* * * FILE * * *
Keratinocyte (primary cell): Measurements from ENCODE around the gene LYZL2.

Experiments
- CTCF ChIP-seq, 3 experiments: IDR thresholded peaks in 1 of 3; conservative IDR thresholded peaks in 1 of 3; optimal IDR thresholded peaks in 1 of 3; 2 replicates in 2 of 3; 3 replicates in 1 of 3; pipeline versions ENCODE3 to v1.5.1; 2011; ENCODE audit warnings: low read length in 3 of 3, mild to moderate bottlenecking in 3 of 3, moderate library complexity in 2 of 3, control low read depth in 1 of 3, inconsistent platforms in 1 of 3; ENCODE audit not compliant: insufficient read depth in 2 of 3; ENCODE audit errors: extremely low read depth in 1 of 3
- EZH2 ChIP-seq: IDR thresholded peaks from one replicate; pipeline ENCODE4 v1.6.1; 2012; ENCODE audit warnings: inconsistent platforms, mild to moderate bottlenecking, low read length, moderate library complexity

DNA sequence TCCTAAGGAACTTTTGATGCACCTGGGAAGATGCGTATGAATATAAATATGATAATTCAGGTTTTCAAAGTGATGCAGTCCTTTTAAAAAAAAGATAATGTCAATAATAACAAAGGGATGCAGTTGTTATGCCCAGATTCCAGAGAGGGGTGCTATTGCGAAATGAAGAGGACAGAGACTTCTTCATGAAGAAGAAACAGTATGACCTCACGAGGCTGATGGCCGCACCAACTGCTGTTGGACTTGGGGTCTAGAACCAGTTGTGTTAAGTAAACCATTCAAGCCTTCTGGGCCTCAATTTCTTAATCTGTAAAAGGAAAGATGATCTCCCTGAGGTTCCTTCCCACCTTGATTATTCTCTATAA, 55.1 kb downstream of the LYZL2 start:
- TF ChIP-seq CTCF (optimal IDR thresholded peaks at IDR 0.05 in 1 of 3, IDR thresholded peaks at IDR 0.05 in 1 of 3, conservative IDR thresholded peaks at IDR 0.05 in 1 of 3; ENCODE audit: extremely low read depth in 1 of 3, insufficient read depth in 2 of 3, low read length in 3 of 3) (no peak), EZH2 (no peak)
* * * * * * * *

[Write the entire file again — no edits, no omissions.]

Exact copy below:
Keratinocyte (primary cell): Measurements from ENCODE around the gene LYZL2.

Experiments
- CTCF ChIP-seq, 3 experiments: IDR thresholded peaks in 1 of 3; conservative IDR thresholded peaks in 1 of 3; optimal IDR thresholded peaks in 1 of 3; 2 replicates in 2 of 3; 3 replicates in 1 of 3; pipeline versions ENCODE3 to v1.5.1; 2011; ENCODE audit warnings: low read length in 3 of 3, mild to moderate bottlenecking in 3 of 3, moderate library complexity in 2 of 3, control low read depth in 1 of 3, inconsistent platforms in 1 of 3; ENCODE audit not compliant: insufficient read depth in 2 of 3; ENCODE audit errors: extremely low read depth in 1 of 3
- EZH2 ChIP-seq: IDR thresholded peaks from one replicate; pipeline ENCODE4 v1.6.1; 2012; ENCODE audit warnings: inconsistent platforms, mild to moderate bottlenecking, low read length, moderate library complexity

DNA sequence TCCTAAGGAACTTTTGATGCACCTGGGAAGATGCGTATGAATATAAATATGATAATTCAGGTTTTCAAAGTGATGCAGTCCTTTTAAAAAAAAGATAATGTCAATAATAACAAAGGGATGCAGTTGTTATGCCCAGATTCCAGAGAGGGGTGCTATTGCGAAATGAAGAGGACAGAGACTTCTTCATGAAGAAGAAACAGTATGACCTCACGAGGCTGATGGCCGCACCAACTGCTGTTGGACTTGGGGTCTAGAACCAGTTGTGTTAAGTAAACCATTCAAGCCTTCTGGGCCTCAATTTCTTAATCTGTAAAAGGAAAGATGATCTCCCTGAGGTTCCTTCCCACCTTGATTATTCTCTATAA, 55.1 kb downstream of the LYZL2 start:
- TF ChIP-seq CTCF (optimal IDR thresholded peaks at IDR 0.05 in 1 of 3, IDR thresholded peaks at IDR 0.05 in 1 of 3, conservative IDR thresholded peaks at IDR 0.05 in 1 of 3; ENCODE audit: extremely low read depth in 1 of 3, insufficient read depth in 2 of 3, low read length in 3 of 3) (no peak), EZH2 (no peak)